Cornelius to sue over removal
CHARLESTON — After being denied his appeal of his removal as a chairman and member of the Wood County Executive Committee, Rob Cornelius announced Monday his intent to sue the state’s chief elections officer.
In a statement Monday, Cornelius — still styling himself as chairman of the county executive committee — said he was notifying the West Virginia Secretary of State’s Office his intent to file suit.
“We will attempt to compel them…by denying this arbitrary attempt by the West Virginia Republican Party to take control of the Wood County Republican Party and choose new Committee members in violation of both West Virginia Code and the civil rights of Republican voters countywide,” Cornelius said.
State code requires all who wish to file suit against the state give a 30-day notice. Cornelius wants the courts to require the Secretary of State’s Office to reject the list of new committee members submitted by West Virginia Republican Executive Committee Chairwoman Melody Potter.
“The Secretary of State’s office has been formally notified by Mr. Cornelius of his intent to sue. When or if a lawsuit is actually filed, it will most likely be turned over to the Attorney General’s office who represents the Secretary of State in matters such as this,” Michael L. Queen, deputy chief of staff and director of communications.
In the meantime, Roger Conley, who was appointed chairman of the Wood County Republican Party and was appointed to the committee by Potter, Monday said all regular meetings of the executive committee will be held despite Cornelius on Monday morning telling members the meetings have been canceled.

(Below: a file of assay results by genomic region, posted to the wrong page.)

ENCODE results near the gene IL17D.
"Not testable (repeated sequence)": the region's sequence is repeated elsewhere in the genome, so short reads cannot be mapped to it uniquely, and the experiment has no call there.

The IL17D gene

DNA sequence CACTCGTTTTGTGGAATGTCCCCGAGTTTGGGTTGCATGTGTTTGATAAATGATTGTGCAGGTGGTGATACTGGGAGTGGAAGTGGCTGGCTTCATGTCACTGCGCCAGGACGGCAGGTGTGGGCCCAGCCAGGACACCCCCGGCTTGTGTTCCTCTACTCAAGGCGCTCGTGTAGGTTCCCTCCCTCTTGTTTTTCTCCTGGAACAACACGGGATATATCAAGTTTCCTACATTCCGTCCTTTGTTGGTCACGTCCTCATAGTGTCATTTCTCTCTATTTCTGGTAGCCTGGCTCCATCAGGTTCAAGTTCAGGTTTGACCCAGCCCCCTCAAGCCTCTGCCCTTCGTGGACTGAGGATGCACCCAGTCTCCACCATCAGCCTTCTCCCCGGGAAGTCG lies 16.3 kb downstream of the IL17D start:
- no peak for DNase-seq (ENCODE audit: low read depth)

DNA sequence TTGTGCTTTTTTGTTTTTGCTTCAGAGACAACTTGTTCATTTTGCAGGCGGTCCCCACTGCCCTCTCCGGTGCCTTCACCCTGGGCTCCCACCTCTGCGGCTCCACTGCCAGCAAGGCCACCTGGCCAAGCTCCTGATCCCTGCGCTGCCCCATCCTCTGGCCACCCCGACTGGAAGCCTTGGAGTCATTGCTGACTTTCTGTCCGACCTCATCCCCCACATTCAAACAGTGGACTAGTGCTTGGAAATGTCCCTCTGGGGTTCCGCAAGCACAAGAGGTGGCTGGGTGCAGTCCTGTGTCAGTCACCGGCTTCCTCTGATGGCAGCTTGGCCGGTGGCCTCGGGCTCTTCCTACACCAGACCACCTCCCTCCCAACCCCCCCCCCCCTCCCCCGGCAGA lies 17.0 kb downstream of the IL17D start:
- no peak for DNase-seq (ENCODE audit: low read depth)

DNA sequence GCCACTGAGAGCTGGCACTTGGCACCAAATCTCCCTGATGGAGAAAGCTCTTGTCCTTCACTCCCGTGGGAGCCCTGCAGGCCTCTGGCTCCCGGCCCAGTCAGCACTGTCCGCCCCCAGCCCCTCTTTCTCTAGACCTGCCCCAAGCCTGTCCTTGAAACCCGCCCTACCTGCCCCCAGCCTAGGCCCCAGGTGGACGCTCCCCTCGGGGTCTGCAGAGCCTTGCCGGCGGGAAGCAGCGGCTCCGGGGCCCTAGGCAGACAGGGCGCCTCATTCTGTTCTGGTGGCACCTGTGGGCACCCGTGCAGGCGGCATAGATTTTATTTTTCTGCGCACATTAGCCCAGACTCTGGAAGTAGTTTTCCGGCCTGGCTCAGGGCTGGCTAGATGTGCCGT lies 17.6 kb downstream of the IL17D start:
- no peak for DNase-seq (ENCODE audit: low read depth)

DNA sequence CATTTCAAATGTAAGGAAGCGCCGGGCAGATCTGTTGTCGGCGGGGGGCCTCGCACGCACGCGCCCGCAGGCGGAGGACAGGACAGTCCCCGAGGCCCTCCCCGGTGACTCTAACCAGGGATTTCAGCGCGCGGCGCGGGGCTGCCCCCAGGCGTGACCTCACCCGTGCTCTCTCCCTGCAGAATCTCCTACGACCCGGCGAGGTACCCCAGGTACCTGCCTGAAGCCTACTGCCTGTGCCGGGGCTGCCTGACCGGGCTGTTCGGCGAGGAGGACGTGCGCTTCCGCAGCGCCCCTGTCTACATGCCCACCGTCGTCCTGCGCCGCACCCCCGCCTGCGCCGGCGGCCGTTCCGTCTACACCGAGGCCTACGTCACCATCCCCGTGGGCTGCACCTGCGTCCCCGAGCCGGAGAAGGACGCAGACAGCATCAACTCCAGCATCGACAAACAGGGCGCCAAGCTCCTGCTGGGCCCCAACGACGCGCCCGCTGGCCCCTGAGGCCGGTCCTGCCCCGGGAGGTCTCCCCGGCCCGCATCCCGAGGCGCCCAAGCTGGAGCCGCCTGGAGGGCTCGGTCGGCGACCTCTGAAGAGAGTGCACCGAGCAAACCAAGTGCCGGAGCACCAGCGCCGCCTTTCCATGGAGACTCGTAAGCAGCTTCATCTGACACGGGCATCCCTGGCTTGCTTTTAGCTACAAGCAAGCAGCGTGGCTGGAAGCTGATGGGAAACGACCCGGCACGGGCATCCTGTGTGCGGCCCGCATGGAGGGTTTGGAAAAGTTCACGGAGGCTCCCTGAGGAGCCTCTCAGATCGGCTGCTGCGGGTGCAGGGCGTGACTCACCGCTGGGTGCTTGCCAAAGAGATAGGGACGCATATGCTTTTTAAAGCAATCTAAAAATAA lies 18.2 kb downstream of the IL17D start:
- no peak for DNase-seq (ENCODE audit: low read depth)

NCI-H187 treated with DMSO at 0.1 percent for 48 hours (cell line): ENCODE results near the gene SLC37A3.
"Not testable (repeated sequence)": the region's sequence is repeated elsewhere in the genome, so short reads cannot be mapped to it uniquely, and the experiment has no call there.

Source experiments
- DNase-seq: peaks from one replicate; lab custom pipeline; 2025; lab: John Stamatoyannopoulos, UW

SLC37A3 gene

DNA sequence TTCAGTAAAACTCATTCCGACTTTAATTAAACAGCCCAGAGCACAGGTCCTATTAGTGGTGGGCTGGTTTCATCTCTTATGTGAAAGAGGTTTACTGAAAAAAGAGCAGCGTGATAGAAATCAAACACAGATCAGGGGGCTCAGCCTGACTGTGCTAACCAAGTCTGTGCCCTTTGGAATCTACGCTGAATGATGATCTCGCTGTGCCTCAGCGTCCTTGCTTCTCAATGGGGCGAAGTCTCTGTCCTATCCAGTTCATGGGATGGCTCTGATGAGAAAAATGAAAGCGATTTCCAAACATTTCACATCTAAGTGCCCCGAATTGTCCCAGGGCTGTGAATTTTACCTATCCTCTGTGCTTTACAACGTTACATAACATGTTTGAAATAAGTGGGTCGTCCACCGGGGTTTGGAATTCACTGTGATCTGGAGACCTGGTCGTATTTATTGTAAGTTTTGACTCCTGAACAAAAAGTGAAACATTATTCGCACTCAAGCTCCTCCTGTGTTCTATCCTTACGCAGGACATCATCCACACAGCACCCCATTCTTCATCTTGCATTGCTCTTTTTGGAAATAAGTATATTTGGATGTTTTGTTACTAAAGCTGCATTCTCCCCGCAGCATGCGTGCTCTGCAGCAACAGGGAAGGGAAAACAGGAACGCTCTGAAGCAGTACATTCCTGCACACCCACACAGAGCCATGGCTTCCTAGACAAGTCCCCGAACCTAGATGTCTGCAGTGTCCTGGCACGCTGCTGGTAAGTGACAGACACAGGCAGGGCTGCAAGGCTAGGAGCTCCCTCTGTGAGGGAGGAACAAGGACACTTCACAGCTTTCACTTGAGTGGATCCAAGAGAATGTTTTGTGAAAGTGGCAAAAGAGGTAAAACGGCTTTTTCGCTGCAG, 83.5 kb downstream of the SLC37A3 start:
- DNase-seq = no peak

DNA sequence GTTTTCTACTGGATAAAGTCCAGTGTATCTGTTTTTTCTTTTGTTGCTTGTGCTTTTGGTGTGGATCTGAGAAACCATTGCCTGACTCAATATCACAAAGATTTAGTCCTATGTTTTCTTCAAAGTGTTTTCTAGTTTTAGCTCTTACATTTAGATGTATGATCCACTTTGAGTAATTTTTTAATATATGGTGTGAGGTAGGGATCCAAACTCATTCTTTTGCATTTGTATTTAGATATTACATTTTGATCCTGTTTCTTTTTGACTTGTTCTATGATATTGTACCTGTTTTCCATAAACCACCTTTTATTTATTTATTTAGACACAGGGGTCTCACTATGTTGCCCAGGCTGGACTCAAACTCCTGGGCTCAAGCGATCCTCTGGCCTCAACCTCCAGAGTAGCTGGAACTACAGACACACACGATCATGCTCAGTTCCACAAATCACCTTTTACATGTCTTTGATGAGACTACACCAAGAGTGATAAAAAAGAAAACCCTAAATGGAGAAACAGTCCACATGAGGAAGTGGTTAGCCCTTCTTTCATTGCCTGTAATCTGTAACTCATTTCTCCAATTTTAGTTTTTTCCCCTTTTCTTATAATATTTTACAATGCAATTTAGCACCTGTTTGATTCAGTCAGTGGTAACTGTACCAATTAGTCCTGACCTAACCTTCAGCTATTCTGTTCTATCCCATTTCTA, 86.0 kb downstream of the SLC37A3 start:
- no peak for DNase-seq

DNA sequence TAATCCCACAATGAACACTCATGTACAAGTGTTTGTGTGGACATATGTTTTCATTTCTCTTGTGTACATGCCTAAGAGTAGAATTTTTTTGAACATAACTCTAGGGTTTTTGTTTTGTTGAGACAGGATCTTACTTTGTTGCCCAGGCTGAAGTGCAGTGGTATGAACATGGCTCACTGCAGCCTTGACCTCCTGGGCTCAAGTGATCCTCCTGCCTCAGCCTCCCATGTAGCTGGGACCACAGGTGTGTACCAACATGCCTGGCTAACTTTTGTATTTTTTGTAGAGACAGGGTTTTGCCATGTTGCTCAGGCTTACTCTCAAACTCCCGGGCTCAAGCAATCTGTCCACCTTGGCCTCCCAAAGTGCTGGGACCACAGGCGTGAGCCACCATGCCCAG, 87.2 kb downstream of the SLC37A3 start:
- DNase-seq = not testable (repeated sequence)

The cancellation by Cornelius “will not stand,” said Conley, pointing out that Cornelius is no longer chairman or a member of the committee.
“He has zero authority to cancel our meetings,” Conley said.
Today’s meeting, set for 7:30 p.m. at the Judge Black Annex, is set by the bylaws for every other month in off-election years, Conley said.
According to state code, political party executive committees are placed on primary election ballots every four years for the county, state, legislative, and congressional districts. Typical duties of an executive committee include recruiting poll workers and submitting names to fill vacant elected offices. The next election for committee members is May 12, 2020.
In a June 18 letter, Potter told county committee members that she removed Cornelius as county chairman and as an elected committee member representing the A5 district. Potter’s reasons included various acts of party disunity and mismanagement caused by Cornelius. She also accused Cornelius of conducting a smear campaign against her and harassment through social media.
In June, the Secretary of State’s Office agreed to publish online an updated roster of members of the Wood County Republican Executive Committee which excluded Cornelius, who was in his second term as county chairman. Cornelius said the Secretary of State should not have accepted a committee roster from anyone but him. He accused Potter of putting party bylaws above state law.